TUCK'S BIRTH STORY: PART 2
The doctor gave up and decided it was time to induce me. The medication they inserted to start the process worked well. My body took over and I was in active labor fast. Chris walked around the nurse's station circle with me about 100x making me laugh the whole way through some intense contractions and chest pain. I was "progressing nicely".
Day ONE the nurse told me I would have the baby by that night. WRONG. We both fell asleep for the evening as my sneaky labor stalled. I woke up the next morning to a new nurse giving me some more medicine to "help the process along". Day TWO of active labor was just as eventful, but now I knew exactly what to expect. What's that saying? Ignorance is bliss. Yep. That's it. Chris walked with me another 100X around the circle, rubbed my back, and we watched some Shark Week on TV (Shark Week in our house will always=birth of Tuck). Our doctor appeared mid-day to check my progress and I heard him say,
"Finally. I can break your water and that will really get things moving along."
Next thing I knew he was counting back from three and I felt like a water cooler. An actual "blub blub" sound came from my stomach and a huge GUSH! Then, PAIN. It was like someone shot electricity across my stomach. Our doctor, who now looked more like an orchestra conductor holding the water breaking baton thingy, told me that I could have an epidural. An overwhelming desire to kiss him came over me until he followed up that statement with,
"But you'll have to wait because the anesthesiologist just went into surgery."
I wanted to belt him. Was he kidding? Jerk! That's like offering a kid a huge ice cream with jimmies and pulling it away at the last minute saying,
"Oh, too bad. You can't have that."
Hours of labor went by and we were at dinner time. I'd beg Chris to go look for any sign of the guy with the big needle that would give me relief. I didn't care where he was going to put it. It had to be less painful than what I was feeling. Our nurse called it "dry back" labor. It should have been called, "the scene from Alien" labor. You know the one I'm talking about? I can sum it up quick. Stomach ripping open, alien popping out.
Finally, a man came in with scrubs on. That was a good sign. He introduced himself, but all I heard was "WAWAWAWA epidural WAWAWAWA". I swear a white light surrounded him. Sweet relief was on its way. Once the needle and meds were in, we were told to sleep for a while. The nurse was sure it would be soon. Hours later we woke up and I felt a lot of pressure. The nurse was already on her way in the room after she had noticed a change in my contractions. She checked me and Chris and I both heard the long awaited words,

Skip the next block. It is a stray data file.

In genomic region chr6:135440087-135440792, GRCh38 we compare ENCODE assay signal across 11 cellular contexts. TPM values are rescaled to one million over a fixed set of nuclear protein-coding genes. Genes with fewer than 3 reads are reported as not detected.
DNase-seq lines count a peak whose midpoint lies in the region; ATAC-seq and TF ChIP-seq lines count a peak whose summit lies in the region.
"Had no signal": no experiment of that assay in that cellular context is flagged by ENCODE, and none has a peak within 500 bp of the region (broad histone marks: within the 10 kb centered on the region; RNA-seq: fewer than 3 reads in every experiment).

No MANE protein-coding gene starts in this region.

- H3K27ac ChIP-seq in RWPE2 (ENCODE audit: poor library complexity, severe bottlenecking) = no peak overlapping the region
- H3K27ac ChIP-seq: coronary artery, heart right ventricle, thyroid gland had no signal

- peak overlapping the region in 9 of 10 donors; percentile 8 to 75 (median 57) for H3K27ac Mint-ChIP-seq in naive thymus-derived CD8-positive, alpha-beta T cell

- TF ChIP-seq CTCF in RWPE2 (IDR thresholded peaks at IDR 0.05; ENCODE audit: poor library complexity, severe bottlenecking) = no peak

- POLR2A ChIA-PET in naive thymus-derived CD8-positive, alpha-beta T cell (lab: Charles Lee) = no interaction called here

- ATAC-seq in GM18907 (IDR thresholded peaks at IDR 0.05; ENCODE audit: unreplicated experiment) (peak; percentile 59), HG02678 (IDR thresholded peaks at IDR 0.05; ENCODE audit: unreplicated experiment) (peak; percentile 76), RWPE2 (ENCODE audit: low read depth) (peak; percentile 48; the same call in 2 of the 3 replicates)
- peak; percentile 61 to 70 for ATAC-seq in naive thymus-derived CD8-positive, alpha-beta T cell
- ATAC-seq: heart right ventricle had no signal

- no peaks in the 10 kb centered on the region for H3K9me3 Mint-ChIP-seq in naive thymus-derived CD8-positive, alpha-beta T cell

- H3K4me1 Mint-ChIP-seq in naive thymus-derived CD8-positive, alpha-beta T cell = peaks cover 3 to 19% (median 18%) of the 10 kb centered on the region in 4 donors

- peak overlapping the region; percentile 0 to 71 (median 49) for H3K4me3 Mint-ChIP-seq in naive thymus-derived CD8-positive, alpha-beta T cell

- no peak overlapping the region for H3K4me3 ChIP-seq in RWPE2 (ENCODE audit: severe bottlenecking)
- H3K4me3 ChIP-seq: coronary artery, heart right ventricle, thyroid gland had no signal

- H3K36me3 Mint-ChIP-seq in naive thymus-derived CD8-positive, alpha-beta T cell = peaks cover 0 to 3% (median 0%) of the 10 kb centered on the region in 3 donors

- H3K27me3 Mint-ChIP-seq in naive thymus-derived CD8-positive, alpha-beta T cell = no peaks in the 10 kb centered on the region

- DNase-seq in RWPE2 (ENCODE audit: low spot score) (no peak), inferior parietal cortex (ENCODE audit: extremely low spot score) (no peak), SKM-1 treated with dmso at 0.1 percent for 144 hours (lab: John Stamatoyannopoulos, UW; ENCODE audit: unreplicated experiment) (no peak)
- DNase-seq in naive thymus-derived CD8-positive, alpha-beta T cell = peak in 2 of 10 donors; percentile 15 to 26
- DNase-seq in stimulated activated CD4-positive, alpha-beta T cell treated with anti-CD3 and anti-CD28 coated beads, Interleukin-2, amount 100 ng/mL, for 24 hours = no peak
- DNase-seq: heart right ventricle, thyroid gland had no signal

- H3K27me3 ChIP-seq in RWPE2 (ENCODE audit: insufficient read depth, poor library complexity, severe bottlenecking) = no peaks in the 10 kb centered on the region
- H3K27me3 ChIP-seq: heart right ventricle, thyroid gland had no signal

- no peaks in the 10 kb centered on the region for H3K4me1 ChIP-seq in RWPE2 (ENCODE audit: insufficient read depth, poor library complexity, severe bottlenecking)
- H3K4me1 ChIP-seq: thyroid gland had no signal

Tuck would be born. We couldn't wait. Little did we know we had one more surprise in store. After three hours of pushing (puking the whole way through), heading into three days of labor, and my epidural breaking, I was toast. At about 2AM my doctor walked in with sheet marks on his face (hope you had a nice sleep, Dumb Dumb Water Breaking Man). That was all I could muster at that point. Our doctor looked at us and said,
"The baby's going to have to come out the other way."
I remember being so delirious at this point. Crying and scared I looked up at Chris and asked him in a panic,
"What is that man talking about? What other way?!?"
Chris immediately calmed me down and whispered the words c-section. After that it was fast. Apparently Tuck's heart rate plummeted into trouble and it became "emergent". I was strapped down and drugged up. Plastic blue sheets were hung, spread out, and metal instruments were clanking around on trays. The doctor was mumbling things to the nurses about starting now and how they didn't have time to waste. I started to panic at this point and I can remember begging the nurse to please just get me my husband. Chris came in and was instructed to sit and NOT MOVE. Just stay seated. At this point the doctor pinched me to test my numbness.
"OUCH! I felt that!"
The anesthesiologist looked down at me in disbelief. The doctor ordered him to "fix the situation". More drugs were pumped into my IV and the table was slanted on it's side...with me on it. WEEEEEE (I was drugged up, remember?) Then I was numb and no time was wasted. A few minutes later we were in the heat of it. The waiting was overwhelming. Then there was pushing, pulling, more pushing. Holy guacamole, I swore the nurse was sitting on my chest. The doctor announced to us,
"Now, it's not like the movies. The babies don't always cry the minute they are pulled out. So, don't be worried if he doesn't cry right away, OK?"
Great. That's fine. I wanted to yell at him to just pull the baby out already and tell the nurse to get her butt off my chest. And then, the sweetest sound Chris and I had ever heard. CRYING. A precious newborn baby cry. Immediately. The doctor was shocked but I wasn't surprised. Tuck had been in charge the whole way through this event, why stop now? They whisked him away and announced numbers at us. Apgar 9, weight 7lbs 11oz, length 23.5 inches, head circumference 14 inches.
In one word: PERFECTION.
To this day, if you ask either of us about that summer, we'll both say it was hands down the best summer of our lives. Yes, we had moments of uncertainty and our fair share of scares, but in between we laughed, read books, I lost at Monopoly and Chris and I connected on a whole new level...as soon-to-be parents.
Plus, we got the sweetest little prize at the end for all of our waiting.
(Insert colic for the next four months here)